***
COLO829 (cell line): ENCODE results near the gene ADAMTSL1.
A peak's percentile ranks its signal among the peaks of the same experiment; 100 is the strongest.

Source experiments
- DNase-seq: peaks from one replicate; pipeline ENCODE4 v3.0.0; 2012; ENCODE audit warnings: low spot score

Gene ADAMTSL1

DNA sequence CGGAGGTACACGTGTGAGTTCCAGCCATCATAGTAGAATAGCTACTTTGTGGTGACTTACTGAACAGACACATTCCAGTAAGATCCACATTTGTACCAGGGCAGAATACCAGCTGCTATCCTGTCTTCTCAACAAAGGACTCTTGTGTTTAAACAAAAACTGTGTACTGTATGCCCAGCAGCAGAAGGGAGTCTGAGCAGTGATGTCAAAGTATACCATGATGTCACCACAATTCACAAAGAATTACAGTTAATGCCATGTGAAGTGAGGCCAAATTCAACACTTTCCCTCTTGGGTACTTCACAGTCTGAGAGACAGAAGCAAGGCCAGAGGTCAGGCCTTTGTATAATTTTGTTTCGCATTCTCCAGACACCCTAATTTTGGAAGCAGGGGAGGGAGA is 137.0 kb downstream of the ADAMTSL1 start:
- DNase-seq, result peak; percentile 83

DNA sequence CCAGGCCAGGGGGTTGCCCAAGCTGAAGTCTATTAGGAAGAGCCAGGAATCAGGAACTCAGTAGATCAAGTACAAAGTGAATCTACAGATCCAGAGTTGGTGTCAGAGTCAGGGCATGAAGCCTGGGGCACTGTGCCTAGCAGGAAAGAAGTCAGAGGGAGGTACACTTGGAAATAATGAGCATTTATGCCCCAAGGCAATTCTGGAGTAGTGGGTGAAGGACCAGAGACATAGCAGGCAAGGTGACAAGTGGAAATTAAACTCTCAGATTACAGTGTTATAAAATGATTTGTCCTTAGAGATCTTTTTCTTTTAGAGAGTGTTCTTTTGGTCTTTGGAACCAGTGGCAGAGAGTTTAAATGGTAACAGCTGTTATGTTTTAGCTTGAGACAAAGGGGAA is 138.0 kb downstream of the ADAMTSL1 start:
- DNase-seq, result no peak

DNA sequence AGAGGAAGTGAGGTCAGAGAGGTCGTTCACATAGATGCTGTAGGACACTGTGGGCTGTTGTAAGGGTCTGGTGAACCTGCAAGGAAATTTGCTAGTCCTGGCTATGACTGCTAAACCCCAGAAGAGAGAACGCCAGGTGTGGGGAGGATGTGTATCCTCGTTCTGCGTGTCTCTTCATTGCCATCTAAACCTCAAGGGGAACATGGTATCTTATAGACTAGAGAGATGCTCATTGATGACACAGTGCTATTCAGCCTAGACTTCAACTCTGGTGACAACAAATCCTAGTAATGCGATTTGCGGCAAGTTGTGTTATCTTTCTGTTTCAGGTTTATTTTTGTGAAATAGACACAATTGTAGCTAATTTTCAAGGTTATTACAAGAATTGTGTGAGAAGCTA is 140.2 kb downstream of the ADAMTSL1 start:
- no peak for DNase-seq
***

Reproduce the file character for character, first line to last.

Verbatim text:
COLO829 (cell line): ENCODE results near the gene ADAMTSL1.
A peak's percentile ranks its signal among the peaks of the same experiment; 100 is the strongest.

Source experiments
- DNase-seq: peaks from one replicate; pipeline ENCODE4 v3.0.0; 2012; ENCODE audit warnings: low spot score

Gene ADAMTSL1

DNA sequence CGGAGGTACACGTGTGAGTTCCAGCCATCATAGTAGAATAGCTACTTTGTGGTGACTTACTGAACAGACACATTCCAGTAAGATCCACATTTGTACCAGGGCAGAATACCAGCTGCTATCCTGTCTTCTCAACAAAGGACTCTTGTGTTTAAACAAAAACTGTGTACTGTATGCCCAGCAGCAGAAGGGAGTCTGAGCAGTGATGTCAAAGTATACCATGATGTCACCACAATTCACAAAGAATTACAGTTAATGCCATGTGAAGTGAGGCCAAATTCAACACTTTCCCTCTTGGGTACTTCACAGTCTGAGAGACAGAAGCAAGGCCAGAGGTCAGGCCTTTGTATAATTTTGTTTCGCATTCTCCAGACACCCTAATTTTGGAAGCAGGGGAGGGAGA is 137.0 kb downstream of the ADAMTSL1 start:
- DNase-seq, result peak; percentile 83

DNA sequence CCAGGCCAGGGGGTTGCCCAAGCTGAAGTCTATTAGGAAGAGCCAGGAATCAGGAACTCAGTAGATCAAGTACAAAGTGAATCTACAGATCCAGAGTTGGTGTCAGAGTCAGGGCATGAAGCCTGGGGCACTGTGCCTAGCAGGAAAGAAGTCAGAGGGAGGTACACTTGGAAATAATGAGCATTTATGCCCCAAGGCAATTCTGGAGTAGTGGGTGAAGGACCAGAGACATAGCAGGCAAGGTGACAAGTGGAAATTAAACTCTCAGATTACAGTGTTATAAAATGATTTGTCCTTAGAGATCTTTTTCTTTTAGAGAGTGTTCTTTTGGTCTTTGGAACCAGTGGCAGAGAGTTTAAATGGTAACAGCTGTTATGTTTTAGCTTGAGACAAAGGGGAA is 138.0 kb downstream of the ADAMTSL1 start:
- DNase-seq, result no peak

DNA sequence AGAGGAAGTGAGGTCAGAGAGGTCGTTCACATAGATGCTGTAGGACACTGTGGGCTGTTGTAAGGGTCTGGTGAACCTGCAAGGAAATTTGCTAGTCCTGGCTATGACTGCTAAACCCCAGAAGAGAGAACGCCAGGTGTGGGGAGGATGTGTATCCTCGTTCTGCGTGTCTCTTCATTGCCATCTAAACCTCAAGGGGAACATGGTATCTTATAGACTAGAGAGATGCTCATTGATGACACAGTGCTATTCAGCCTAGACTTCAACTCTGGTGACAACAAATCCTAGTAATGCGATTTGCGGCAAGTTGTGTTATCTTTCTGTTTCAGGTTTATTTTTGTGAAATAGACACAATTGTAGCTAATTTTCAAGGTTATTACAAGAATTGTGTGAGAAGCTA is 140.2 kb downstream of the ADAMTSL1 start:
- no peak for DNase-seq